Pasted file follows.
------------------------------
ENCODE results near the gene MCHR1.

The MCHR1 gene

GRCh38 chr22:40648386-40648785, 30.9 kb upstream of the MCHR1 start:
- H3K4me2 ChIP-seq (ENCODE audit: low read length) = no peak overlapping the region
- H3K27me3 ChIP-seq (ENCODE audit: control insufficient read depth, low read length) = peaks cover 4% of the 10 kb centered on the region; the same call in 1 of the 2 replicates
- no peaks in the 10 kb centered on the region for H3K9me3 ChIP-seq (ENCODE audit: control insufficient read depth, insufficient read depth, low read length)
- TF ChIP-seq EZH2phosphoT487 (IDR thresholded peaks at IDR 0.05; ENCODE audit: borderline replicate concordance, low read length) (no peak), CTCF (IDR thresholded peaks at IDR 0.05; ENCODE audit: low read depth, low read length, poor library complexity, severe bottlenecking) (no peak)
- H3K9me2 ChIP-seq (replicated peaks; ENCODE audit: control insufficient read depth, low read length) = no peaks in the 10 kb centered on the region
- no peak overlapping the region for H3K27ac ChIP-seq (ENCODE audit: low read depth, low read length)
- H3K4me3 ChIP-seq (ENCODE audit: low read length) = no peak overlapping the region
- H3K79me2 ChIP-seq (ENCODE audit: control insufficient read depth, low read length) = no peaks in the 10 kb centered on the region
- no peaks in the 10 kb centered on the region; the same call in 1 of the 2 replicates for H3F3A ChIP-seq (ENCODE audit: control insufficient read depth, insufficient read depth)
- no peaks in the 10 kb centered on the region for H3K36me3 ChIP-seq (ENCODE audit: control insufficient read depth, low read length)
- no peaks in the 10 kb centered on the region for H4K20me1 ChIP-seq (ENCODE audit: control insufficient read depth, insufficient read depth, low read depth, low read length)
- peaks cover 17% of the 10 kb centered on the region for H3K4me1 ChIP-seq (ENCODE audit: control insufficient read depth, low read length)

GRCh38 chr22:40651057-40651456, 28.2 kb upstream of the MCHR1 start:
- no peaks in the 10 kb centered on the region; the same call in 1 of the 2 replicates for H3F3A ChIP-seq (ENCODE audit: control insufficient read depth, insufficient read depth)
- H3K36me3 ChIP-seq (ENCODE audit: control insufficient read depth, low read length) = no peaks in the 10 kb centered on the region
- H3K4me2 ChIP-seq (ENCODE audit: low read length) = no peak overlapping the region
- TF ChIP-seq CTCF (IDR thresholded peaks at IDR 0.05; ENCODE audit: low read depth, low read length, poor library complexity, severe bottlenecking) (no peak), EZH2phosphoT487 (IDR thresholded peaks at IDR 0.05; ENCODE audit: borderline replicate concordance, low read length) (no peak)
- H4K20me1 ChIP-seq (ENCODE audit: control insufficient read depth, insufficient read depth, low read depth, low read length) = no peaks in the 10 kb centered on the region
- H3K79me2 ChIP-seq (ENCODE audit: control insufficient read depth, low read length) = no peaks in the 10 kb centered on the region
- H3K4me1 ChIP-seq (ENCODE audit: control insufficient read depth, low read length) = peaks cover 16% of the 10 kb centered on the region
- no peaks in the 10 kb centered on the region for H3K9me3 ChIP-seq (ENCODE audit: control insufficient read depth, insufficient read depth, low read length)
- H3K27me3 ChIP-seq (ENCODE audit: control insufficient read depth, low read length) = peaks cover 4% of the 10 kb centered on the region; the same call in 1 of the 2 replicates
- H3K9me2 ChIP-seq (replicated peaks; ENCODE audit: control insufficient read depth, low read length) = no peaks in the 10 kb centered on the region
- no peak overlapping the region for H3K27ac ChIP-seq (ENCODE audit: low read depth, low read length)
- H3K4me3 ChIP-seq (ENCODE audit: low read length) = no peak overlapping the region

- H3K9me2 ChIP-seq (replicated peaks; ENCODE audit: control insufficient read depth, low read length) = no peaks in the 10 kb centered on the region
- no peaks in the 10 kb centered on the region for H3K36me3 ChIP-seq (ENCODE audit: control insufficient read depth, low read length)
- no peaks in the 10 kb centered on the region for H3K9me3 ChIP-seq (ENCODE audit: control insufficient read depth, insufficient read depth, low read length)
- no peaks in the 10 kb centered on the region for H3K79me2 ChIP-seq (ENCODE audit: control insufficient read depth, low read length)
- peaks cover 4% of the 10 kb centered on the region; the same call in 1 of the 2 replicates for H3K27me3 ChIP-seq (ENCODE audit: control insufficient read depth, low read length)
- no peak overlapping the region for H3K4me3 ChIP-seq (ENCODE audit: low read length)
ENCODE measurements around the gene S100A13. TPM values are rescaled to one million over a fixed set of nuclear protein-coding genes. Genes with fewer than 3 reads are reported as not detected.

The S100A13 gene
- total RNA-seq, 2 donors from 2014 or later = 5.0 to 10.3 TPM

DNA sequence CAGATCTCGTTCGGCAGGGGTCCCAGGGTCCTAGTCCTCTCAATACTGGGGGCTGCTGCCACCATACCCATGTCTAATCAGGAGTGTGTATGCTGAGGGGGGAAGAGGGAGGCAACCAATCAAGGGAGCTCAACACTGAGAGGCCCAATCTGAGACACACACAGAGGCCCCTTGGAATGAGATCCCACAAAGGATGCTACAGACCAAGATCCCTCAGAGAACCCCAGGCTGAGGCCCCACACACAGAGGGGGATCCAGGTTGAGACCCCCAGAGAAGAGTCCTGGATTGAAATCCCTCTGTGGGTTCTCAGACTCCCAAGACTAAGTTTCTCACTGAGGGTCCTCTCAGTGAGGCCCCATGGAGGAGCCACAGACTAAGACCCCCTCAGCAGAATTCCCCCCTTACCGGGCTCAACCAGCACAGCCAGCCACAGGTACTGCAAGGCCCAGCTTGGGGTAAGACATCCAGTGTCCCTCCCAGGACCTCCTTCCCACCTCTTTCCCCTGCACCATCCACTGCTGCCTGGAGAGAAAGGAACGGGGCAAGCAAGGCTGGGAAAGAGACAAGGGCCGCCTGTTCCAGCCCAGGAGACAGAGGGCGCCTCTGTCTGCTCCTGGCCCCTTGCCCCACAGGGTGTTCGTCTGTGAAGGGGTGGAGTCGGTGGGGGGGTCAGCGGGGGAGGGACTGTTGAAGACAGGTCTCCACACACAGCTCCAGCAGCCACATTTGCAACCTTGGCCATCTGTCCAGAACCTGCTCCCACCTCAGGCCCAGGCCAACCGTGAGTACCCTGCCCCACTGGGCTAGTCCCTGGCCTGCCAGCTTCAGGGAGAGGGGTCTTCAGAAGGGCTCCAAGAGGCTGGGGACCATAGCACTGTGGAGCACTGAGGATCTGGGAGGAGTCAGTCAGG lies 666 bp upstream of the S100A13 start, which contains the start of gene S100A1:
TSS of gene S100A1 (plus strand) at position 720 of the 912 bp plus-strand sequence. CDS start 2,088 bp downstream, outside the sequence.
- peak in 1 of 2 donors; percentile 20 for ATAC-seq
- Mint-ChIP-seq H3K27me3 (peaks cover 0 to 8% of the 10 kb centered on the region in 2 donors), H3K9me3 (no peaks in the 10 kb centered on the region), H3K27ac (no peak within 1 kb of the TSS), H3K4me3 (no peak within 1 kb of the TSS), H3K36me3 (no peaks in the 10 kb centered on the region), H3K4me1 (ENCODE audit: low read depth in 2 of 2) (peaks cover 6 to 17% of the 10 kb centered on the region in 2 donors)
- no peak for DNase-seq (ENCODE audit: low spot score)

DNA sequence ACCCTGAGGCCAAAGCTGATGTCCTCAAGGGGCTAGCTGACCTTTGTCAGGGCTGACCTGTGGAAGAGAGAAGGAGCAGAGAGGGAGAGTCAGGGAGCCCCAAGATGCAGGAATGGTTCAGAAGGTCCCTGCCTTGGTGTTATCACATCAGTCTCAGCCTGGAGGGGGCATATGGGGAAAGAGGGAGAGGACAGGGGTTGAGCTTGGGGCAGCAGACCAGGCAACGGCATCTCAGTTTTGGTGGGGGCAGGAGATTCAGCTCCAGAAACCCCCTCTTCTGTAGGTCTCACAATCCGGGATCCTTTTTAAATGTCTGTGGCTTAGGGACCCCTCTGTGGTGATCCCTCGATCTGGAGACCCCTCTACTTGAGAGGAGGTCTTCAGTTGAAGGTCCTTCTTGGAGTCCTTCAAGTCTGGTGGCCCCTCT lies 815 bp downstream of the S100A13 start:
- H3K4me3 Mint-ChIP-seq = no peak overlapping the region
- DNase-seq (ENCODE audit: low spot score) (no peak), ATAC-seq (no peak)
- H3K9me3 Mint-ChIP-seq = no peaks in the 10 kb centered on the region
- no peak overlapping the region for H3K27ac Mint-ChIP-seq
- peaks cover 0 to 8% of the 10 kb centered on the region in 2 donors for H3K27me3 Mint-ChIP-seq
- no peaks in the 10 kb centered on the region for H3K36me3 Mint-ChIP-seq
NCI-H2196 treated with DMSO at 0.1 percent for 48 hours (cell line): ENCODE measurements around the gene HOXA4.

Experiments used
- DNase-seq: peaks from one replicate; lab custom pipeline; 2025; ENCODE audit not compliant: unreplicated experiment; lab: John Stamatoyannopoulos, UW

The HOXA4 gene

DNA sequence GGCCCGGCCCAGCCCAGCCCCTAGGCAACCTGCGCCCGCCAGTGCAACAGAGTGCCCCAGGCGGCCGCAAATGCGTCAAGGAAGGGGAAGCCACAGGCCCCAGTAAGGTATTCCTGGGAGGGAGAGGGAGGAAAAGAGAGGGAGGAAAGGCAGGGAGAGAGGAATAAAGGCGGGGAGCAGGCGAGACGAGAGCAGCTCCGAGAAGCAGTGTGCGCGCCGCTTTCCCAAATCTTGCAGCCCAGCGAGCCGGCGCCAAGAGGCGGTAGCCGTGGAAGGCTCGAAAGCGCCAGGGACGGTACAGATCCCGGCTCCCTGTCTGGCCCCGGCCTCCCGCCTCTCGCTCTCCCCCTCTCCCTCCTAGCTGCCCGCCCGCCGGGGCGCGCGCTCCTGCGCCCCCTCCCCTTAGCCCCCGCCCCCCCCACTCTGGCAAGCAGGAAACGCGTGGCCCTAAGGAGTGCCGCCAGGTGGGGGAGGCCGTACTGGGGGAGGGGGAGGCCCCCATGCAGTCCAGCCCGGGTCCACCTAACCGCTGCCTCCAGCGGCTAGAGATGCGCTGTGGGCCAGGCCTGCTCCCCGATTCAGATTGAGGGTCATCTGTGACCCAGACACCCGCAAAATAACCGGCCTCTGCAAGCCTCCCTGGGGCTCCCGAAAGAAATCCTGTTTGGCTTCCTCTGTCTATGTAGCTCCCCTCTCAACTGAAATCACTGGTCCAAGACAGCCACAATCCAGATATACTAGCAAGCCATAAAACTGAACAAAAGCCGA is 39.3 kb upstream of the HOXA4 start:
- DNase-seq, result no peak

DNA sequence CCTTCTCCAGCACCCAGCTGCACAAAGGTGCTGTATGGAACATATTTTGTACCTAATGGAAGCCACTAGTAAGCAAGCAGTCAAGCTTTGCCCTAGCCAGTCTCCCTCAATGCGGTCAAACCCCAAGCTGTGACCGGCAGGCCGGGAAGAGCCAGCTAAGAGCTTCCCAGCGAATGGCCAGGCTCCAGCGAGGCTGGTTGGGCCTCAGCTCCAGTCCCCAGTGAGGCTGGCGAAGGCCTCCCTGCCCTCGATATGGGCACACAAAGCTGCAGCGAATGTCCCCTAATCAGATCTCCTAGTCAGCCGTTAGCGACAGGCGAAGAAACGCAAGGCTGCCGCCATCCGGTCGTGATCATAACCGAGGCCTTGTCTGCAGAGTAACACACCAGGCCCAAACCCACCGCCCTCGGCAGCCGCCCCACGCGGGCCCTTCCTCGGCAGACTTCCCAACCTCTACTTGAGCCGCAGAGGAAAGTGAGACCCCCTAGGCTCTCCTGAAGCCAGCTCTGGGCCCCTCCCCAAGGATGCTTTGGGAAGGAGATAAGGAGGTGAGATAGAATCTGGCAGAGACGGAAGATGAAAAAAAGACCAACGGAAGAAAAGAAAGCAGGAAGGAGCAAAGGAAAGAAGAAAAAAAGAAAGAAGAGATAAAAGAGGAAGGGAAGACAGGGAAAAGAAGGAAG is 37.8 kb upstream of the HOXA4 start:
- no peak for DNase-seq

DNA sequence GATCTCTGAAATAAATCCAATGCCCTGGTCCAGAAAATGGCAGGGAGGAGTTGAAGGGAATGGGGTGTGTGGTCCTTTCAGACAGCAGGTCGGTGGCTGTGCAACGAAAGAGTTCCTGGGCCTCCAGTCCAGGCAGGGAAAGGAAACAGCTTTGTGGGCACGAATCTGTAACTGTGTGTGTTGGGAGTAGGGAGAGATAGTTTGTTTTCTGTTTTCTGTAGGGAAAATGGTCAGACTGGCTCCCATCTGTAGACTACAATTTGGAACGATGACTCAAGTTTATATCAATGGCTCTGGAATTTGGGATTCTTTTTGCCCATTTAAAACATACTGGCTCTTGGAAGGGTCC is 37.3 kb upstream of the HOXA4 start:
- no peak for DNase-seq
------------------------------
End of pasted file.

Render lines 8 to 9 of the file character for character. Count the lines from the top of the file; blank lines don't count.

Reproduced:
- H3K9me2 ChIP-seq (replicated peaks; ENCODE audit: control insufficient read depth, low read length) = no peaks in the 10 kb centered on the region
- no peak overlapping the region for H3K27ac ChIP-seq (ENCODE audit: low read depth, low read length)